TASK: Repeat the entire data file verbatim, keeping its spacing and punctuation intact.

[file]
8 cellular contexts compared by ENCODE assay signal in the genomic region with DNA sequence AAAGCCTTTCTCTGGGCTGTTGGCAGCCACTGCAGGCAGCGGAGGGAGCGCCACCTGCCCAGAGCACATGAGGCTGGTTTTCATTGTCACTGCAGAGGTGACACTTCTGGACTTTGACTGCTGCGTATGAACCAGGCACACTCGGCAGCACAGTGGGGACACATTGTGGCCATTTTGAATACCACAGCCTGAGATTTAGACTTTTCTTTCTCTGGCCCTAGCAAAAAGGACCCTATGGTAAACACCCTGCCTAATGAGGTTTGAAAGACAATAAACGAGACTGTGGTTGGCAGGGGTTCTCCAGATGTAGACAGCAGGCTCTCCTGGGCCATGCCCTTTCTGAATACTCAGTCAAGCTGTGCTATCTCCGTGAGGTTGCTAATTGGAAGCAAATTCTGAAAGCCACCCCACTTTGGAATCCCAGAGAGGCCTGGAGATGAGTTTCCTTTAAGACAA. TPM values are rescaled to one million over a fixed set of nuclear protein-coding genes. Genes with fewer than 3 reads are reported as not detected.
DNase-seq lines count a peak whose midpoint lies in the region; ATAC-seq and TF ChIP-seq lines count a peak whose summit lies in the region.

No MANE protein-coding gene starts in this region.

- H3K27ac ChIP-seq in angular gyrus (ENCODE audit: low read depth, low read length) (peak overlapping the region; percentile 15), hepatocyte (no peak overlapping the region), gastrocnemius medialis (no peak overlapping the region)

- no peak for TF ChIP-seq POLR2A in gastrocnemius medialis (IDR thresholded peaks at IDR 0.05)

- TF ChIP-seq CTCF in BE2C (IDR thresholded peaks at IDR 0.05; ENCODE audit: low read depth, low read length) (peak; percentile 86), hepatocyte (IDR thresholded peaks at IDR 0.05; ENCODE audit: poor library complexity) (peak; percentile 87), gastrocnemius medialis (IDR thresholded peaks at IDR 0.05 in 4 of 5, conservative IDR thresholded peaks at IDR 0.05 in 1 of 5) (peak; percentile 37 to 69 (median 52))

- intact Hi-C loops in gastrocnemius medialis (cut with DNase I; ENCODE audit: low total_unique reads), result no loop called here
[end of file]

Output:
8 cellular contexts compared by ENCODE assay signal in the genomic region with DNA sequence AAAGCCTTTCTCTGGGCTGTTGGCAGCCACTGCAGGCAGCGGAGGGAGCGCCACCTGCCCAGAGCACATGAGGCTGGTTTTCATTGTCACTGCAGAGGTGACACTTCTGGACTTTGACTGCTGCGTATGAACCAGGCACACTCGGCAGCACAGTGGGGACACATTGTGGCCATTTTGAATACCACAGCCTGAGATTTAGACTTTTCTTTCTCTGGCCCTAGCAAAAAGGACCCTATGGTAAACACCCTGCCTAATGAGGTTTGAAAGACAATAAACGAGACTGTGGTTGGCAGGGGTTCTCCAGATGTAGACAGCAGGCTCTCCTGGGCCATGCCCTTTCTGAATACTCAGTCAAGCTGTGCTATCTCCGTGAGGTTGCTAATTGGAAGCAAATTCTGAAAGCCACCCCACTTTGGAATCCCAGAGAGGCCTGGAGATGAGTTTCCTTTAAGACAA. TPM values are rescaled to one million over a fixed set of nuclear protein-coding genes. Genes with fewer than 3 reads are reported as not detected.
DNase-seq lines count a peak whose midpoint lies in the region; ATAC-seq and TF ChIP-seq lines count a peak whose summit lies in the region.

No MANE protein-coding gene starts in this region.

- H3K27ac ChIP-seq in angular gyrus (ENCODE audit: low read depth, low read length) (peak overlapping the region; percentile 15), hepatocyte (no peak overlapping the region), gastrocnemius medialis (no peak overlapping the region)

- no peak for TF ChIP-seq POLR2A in gastrocnemius medialis (IDR thresholded peaks at IDR 0.05)

- TF ChIP-seq CTCF in BE2C (IDR thresholded peaks at IDR 0.05; ENCODE audit: low read depth, low read length) (peak; percentile 86), hepatocyte (IDR thresholded peaks at IDR 0.05; ENCODE audit: poor library complexity) (peak; percentile 87), gastrocnemius medialis (IDR thresholded peaks at IDR 0.05 in 4 of 5, conservative IDR thresholded peaks at IDR 0.05 in 1 of 5) (peak; percentile 37 to 69 (median 52))

- intact Hi-C loops in gastrocnemius medialis (cut with DNase I; ENCODE audit: low total_unique reads), result no loop called here